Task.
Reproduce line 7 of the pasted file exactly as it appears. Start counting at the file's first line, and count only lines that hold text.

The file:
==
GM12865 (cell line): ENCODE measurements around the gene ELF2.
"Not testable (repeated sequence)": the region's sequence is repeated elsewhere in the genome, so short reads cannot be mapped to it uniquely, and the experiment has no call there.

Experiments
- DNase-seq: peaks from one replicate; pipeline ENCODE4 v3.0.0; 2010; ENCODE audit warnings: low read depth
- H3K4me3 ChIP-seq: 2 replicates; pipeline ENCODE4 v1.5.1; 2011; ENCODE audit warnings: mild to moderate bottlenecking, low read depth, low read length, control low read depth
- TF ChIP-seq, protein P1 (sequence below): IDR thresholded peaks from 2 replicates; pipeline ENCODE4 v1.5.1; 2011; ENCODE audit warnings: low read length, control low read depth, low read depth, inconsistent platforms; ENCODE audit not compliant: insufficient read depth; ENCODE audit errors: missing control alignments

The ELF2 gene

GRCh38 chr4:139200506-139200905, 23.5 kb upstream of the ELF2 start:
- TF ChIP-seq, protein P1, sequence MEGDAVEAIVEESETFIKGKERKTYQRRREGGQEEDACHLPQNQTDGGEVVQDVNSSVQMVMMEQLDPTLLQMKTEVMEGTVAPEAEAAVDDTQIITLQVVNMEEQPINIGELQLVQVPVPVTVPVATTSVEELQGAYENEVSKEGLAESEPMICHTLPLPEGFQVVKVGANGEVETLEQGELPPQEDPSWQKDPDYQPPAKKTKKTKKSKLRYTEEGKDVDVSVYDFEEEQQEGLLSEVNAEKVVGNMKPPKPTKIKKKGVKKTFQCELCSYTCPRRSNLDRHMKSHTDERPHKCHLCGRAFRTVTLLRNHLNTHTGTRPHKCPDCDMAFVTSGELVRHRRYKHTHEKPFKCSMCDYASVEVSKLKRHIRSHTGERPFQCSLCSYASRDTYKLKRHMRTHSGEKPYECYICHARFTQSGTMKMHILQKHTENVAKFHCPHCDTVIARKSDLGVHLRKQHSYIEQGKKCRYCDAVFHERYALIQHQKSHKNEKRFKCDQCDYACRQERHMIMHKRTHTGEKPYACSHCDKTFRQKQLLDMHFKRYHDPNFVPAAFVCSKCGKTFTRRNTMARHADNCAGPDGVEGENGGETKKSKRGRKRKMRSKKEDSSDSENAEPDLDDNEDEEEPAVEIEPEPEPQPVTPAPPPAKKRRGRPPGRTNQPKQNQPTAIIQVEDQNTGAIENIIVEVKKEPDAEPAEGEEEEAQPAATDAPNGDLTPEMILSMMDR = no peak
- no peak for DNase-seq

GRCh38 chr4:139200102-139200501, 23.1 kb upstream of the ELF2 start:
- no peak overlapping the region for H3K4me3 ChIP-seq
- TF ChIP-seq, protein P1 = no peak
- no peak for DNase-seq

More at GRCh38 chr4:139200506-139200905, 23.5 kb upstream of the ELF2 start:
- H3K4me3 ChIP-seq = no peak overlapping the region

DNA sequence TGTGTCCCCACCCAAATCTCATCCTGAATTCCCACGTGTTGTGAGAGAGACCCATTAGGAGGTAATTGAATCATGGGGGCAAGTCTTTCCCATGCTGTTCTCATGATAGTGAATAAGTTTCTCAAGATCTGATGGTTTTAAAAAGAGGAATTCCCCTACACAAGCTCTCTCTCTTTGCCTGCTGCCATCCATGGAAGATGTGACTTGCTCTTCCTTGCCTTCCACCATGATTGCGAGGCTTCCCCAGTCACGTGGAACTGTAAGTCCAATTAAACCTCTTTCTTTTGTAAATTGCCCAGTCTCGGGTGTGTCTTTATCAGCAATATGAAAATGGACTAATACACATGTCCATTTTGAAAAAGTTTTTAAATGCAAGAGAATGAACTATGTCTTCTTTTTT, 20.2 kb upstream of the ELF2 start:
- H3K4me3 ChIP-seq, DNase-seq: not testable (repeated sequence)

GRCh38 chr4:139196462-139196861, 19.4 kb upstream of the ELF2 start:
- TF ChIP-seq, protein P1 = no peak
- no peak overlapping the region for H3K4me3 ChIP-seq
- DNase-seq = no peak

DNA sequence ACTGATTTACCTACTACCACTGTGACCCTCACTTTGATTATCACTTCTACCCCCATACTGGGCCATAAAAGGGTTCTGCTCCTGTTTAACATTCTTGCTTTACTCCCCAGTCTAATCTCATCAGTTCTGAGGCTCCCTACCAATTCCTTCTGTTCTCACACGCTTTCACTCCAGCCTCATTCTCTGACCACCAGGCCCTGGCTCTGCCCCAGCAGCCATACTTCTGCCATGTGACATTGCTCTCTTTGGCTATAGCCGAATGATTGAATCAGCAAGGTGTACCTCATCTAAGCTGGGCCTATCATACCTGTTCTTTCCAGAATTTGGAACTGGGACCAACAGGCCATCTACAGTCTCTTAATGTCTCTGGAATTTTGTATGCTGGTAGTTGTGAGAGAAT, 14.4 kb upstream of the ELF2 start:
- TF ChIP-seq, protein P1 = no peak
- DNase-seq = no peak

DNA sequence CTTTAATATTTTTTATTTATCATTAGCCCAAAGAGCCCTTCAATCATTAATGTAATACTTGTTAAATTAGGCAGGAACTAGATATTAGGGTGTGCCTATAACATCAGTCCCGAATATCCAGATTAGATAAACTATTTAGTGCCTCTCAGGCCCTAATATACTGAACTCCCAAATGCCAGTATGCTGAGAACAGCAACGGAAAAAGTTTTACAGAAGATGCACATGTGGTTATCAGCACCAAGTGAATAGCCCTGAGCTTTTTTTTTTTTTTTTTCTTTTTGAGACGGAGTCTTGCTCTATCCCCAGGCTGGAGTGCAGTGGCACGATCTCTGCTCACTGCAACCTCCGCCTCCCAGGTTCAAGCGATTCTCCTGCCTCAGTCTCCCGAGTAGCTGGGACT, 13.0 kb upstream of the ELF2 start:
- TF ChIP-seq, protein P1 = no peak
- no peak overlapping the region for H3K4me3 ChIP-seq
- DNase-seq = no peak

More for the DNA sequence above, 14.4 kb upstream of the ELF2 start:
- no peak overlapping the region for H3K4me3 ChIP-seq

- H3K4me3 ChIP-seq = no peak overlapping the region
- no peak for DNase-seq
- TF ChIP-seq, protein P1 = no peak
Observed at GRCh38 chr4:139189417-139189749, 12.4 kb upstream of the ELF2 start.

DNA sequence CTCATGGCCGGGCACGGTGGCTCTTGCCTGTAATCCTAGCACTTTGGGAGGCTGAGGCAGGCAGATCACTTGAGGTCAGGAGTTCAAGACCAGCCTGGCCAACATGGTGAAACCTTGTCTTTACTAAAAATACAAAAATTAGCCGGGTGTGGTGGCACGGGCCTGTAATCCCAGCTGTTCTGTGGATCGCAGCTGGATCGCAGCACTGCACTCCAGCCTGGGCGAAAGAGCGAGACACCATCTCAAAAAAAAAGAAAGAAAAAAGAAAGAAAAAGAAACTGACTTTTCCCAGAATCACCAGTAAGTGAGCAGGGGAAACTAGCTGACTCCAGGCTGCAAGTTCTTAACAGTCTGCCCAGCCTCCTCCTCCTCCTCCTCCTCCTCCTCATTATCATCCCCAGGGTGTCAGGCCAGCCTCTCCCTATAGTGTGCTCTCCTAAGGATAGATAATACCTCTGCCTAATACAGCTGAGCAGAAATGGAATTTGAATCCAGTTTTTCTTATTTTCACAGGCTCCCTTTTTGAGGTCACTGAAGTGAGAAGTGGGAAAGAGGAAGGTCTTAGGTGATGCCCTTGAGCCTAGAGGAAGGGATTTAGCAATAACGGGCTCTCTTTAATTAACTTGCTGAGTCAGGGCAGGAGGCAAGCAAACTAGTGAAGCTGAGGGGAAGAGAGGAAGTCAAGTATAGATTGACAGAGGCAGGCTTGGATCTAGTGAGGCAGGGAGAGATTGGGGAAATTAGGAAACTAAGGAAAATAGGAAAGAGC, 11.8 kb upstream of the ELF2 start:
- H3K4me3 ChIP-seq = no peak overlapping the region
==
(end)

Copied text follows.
The ELF2 gene